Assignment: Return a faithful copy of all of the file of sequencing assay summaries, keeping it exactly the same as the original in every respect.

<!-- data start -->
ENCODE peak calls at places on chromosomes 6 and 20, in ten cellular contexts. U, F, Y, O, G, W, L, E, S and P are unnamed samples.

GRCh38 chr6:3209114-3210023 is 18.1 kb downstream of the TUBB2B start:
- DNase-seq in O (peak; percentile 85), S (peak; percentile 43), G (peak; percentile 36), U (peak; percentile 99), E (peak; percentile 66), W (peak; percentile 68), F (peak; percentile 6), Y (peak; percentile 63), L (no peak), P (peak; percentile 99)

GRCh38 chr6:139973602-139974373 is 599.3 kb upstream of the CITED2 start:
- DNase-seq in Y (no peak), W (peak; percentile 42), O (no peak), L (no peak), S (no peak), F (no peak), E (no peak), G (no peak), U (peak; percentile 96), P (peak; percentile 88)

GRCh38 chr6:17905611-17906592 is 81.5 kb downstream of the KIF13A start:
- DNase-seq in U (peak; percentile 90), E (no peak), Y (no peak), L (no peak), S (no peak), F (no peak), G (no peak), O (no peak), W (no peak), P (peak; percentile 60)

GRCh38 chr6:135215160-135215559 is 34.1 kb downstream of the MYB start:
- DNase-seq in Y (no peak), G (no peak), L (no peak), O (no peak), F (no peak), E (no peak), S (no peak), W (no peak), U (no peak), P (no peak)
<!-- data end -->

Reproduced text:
ENCODE peak calls at places on chromosomes 6 and 20, in ten cellular contexts. U, F, Y, O, G, W, L, E, S and P are unnamed samples.

GRCh38 chr6:3209114-3210023 is 18.1 kb downstream of the TUBB2B start:
- DNase-seq in O (peak; percentile 85), S (peak; percentile 43), G (peak; percentile 36), U (peak; percentile 99), E (peak; percentile 66), W (peak; percentile 68), F (peak; percentile 6), Y (peak; percentile 63), L (no peak), P (peak; percentile 99)

GRCh38 chr6:139973602-139974373 is 599.3 kb upstream of the CITED2 start:
- DNase-seq in Y (no peak), W (peak; percentile 42), O (no peak), L (no peak), S (no peak), F (no peak), E (no peak), G (no peak), U (peak; percentile 96), P (peak; percentile 88)

GRCh38 chr6:17905611-17906592 is 81.5 kb downstream of the KIF13A start:
- DNase-seq in U (peak; percentile 90), E (no peak), Y (no peak), L (no peak), S (no peak), F (no peak), G (no peak), O (no peak), W (no peak), P (peak; percentile 60)

GRCh38 chr6:135215160-135215559 is 34.1 kb downstream of the MYB start:
- DNase-seq in Y (no peak), G (no peak), L (no peak), O (no peak), F (no peak), E (no peak), S (no peak), W (no peak), U (no peak), P (no peak)